Sugar Spring Ranch owners Greg and Melinda Meyer closed on a second special events location in September – what used to be Tin Rooster off Route 3 in Waterloo is now Sugar Spring South. The venue hosted its first wedding reception in early October. 

Songs4Soldiers was back in action this year, with its September 2021 total raising approximately $270,000 for veterans. This year’s headliners were Josh Turner and Night Ranger, with local star Alexandria Kay gracing the stage as well. The concert was not held in 2020 due to the pandemic. 

On Sept. 20, the Waterloo Chamber of Commerce presented its 2020 Community Service Award to Gordon Gregson. Gregson has made a name for himself within the community, both in his professional work with State Bank and through various service efforts. He was a founding member of Waterloo Foundation for Excellence in Education and the mastermind behind its golf tournament, and is involved in several other organizations. 

Both the Waterloo Police Department and Columbia Police Department spent the fall season preparing new four-legged staffers. Waterloo police officer Steve Moravec welcomed his K-9 Tobi to the force, and Columbia police officer Kyle Hannon welcomed K-9 Raz. 

COVID-19 Executive Order No. 88 and the Illinois State Board of Education’s related emergency rules state all school personnel must either be vaccinated or submit weekly test results to the district. These stipulations went into effect in September. Some districts cited the Health Care Right of Conscience Act to allow employees to not undergo the testing or vax requirement based on deeply held personal beliefs. 

During the September meeting of the Waterloo School Board, resident James Link refused to put his mask back on after being told to and was asked to leave but refused. Waterloo police then escorted Link from the building and placed him under arrest.

Following weeks of closed sessions regarding Oak Hill personnel matters, Brian Koontz resigned as administrator of the county-run senior care facility. The Monroe County Board announced Kim Keckritz, who served as Oak Hill’s administrator for nearly 20 years until reaching semi-retirement, is acting administrator. Keckritz filled this role for the remainder of 2021. 

Robert Soutee, 36, was fatally struck by a vehicle while he was in the roadway on Bluff Road about one mile east of Prairie du Rocher.

Brad Yearian was hired as the new building inspector/code administrator for the City of Waterloo.

A new Trout Crest Monument was unveiled outside of Columbia City Hall in commemoration of the 25-year Sister City partnership with Gedern, Germany.

Waterloo High School football kicker Lexi Stephens made herstory this season as the first female to score a varsity point on Waterloo’s football team. This was Stephens’ first year playing the sport on a team, and said she found the environment to be very supportive.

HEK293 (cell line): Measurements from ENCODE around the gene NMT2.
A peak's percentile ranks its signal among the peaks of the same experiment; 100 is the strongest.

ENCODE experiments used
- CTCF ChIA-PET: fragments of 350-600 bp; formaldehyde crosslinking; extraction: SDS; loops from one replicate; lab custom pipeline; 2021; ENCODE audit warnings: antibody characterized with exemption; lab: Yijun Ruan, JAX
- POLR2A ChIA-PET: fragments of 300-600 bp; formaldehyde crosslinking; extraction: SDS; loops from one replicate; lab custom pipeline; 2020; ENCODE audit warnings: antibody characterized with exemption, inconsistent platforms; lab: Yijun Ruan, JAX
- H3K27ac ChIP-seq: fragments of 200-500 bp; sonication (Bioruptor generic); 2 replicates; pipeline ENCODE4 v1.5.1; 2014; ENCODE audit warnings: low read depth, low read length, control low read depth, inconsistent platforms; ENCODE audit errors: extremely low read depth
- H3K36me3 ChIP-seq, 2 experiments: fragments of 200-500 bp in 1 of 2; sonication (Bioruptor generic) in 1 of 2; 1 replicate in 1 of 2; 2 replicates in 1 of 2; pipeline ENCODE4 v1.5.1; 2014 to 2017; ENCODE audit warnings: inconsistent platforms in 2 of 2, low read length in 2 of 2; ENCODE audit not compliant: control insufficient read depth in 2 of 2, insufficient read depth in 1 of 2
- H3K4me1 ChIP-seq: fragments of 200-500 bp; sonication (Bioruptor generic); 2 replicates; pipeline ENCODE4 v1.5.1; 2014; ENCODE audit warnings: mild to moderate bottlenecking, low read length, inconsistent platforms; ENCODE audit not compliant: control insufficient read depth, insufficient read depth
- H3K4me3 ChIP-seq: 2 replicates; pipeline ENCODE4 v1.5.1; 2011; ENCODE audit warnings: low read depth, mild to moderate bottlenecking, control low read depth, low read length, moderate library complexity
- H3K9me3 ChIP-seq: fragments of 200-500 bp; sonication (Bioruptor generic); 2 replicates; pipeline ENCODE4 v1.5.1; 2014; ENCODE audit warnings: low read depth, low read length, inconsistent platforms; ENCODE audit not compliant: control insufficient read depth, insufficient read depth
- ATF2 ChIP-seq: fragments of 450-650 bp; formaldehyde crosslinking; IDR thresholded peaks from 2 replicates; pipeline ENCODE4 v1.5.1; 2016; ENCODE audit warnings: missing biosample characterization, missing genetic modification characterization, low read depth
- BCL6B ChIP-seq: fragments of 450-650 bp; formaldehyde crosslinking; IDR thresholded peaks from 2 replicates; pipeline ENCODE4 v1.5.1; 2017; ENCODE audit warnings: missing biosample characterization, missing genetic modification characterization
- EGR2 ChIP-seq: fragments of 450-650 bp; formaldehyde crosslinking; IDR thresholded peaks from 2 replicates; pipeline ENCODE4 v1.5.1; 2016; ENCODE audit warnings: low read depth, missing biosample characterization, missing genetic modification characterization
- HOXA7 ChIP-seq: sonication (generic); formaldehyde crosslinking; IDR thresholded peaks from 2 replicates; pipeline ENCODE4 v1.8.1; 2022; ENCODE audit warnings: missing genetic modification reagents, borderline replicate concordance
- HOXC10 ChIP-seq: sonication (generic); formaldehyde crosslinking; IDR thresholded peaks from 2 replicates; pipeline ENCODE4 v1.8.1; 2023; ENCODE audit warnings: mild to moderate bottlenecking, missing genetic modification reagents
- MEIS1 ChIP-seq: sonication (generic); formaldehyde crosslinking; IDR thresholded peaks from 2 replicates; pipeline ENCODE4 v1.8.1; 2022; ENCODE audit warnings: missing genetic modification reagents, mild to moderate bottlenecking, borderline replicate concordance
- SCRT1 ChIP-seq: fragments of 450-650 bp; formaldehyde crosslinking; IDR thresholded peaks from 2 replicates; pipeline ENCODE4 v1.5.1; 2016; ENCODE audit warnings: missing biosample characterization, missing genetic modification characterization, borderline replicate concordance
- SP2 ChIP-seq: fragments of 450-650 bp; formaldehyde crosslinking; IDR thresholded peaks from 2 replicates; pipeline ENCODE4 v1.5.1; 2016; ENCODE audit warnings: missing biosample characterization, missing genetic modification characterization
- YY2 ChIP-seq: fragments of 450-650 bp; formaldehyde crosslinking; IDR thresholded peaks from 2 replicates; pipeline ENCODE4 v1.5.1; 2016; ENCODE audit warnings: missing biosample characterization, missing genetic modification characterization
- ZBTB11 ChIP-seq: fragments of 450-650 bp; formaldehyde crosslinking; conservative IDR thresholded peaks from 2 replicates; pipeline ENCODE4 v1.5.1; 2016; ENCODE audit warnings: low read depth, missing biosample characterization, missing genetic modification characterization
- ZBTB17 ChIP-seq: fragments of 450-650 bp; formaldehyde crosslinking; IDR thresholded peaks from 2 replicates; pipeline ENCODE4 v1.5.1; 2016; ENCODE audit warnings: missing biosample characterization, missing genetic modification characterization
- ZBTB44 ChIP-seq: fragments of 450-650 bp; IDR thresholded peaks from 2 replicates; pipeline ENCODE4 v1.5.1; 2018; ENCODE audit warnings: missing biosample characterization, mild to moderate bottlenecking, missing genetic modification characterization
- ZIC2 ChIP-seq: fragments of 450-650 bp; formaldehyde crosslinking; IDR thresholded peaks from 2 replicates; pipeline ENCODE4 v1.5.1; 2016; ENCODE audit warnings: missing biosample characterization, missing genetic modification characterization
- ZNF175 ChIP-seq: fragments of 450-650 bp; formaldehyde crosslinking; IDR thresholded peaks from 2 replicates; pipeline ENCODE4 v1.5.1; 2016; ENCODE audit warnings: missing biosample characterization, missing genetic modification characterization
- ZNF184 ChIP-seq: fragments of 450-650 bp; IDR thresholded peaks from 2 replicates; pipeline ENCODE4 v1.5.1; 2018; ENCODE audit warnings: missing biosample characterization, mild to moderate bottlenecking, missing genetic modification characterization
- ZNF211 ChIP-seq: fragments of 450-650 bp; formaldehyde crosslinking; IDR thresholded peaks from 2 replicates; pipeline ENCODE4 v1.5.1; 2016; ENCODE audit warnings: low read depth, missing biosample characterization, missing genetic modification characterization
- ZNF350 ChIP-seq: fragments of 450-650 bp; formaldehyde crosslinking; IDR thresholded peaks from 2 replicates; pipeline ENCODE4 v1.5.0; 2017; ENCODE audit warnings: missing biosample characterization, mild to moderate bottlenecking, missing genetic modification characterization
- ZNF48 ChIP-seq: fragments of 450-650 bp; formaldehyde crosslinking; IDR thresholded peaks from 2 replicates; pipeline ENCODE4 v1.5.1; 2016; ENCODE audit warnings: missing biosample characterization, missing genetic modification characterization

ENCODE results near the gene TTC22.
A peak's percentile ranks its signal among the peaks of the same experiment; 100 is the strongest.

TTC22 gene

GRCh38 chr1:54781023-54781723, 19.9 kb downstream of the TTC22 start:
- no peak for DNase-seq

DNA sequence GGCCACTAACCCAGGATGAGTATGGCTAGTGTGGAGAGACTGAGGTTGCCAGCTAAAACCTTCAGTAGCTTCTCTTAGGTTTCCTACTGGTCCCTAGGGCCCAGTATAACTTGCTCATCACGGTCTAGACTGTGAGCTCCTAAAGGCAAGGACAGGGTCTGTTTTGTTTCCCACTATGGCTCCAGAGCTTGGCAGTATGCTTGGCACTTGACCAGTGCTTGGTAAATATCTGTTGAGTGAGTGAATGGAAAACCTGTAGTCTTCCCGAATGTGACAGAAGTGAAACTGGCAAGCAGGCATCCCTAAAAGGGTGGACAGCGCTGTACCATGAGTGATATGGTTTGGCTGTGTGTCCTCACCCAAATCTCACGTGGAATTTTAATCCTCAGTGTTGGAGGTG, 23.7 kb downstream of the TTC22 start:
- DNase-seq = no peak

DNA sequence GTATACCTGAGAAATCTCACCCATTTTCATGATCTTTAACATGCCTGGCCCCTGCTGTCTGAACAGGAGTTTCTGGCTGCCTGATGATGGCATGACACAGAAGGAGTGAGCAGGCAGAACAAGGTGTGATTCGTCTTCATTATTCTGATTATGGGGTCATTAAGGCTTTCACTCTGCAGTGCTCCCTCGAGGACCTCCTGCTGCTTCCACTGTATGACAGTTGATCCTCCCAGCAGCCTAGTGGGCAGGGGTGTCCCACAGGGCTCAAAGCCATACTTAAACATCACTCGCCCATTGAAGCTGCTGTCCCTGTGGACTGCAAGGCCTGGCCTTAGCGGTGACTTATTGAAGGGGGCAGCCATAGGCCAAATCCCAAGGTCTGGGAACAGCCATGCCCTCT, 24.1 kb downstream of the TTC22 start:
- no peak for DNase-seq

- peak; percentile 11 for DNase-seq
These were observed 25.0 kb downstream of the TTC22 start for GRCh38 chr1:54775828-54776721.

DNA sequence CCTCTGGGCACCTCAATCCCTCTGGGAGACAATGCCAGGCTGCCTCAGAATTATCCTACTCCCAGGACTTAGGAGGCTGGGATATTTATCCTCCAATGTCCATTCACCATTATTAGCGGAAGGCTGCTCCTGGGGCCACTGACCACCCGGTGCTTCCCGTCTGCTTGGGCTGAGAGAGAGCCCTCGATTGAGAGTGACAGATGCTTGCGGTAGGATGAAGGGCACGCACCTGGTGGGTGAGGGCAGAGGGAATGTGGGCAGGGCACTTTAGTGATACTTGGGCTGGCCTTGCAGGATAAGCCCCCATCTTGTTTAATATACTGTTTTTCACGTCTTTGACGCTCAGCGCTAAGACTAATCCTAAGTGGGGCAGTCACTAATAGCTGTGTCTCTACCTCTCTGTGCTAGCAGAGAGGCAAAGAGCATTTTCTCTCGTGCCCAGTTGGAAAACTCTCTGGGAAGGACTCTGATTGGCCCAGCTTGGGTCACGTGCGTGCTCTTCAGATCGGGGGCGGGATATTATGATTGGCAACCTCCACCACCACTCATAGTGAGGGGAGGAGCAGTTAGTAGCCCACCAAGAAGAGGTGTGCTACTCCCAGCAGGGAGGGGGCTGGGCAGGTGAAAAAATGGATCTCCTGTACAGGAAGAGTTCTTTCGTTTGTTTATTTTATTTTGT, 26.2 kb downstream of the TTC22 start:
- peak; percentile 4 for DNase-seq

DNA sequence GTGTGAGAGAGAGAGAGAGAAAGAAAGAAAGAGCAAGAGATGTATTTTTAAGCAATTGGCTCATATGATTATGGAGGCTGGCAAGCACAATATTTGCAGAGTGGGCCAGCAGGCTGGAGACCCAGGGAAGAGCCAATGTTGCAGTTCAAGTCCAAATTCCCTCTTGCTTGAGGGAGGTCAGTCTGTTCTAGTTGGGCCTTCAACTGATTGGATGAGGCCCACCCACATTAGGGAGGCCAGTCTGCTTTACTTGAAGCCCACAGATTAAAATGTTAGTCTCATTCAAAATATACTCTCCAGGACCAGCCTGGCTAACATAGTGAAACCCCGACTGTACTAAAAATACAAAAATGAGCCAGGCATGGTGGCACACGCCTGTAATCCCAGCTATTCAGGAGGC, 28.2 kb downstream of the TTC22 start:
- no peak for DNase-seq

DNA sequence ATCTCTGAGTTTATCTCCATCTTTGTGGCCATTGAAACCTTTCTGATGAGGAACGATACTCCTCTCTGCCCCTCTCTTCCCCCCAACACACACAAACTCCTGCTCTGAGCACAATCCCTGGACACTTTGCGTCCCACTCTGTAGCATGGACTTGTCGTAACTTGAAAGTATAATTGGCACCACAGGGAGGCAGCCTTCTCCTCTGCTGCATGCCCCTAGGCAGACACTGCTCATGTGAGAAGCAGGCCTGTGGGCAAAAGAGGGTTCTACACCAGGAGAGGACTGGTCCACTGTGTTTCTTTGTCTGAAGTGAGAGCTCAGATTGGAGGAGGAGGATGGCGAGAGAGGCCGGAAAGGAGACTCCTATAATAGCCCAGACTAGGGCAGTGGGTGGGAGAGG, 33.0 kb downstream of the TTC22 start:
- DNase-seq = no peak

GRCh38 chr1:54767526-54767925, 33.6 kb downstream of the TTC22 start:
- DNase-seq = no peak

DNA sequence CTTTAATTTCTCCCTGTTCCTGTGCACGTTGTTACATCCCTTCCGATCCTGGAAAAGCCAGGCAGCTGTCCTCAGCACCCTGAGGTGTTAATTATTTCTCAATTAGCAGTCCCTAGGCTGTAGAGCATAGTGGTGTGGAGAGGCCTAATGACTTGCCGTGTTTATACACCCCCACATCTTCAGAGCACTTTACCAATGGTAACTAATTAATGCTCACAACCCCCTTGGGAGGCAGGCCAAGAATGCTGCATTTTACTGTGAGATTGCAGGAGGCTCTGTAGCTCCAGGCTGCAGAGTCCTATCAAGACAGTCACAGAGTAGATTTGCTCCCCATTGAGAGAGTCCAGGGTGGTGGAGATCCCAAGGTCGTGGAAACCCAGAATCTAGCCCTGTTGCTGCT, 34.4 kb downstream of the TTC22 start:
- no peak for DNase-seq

“Part of me was afraid that people were going to be like, ‘Oh my God, she’s a girl on the football team,’ but it was the total opposite of that,” she told the R-T in September. “Everyone has been so great and accepting.” 

OCTOBER 

Despite reservations being voiced at previous meetings on the matter, the Monroe County Board unanimously approved to rezone 125.19 acres of agricultural land between Columbia and Waterloo for business use to provide for Stumpy’s Spirits & Distillery’s long-awaited expansion off Route 3 near Hanover Road. Distillery owners Adam and Laura Stumpf said much of the land’s use will be dedicated to visitor experience. The property will house several lakes, a rickhouse and large multipurpose venue. 

Also in early October, the county reached a grim milestone: Its 100th COVID death was recorded. 

Four local veterans embarked on an honor flight Oct. 5: Vietnam-era veterans included Jim Reeves, Lawrence Hanegan and Alan Buchholz and Jim Schroeder was the only local Korean War-era vet on the trip.

Columbia boys soccer beat Gibault in mid-October, earning them a Class 1A regional title. 

Local parents joined a large lawsuit to fight school masking mandates, exclusion policies and other COVID-19-related school procedures. In total, the suit named 145 districts as defendants, including Waterloo, Columbia and Valmeyer, as well as the governor, IDPH and ISBE. 

Thomas DeVore, an attorney based in Greenville who has made headlines for bringing about several suits challenging the governor’s lawful authority to enact such mandates, originally filed the complaint in October in Macoupin County. Since then, the large suit has been consolidated with similar cases and is to be heard in Sangamon County, per an Illinois Supreme Court ruling. 

The Columbia High School football team advanced to the first round of the IHSA Class 4A playoffs but lost 49-13 to Springfield Sacred Heart Griffin, therefore ending its season. 

Don Mertz of Mertz Ford in Millstadt sat down with the Republic-Times in October to reflect on the family business’s 100th anniversary. 

Norman Roy announced he was selling the Weir companies, which includes Weir Parts Center and multiple auto dealerships, to a company based in Florida.

Longtime Columbia Postmaster Christina Buss celebrated her retirement.

Allen Seidle was named interim Waterloo High School boys hoops coach following the resignation of Scott Spinner after just one season. 

NOVEMBER

November began with Cornerstone Laine getting official approval to operate at the site of the former Rosedale House, thanks to the Waterloo City Council now having the final say. In August, the city council amended its code to change the special use permit process to where the city council has the ability to override Zoning Board of Appeals’s decisions. 

The Waterloo High School volleyball squad ended its season after a Class 3A Civic Memorial Sectional championship loss against Taylorville. Just days later, Gibault volleyball fell at the supersectional to Springfield Lutheran, staying behind while their opponent advanced to state. The Hawks trumped the Pirates to advance to the supersectional.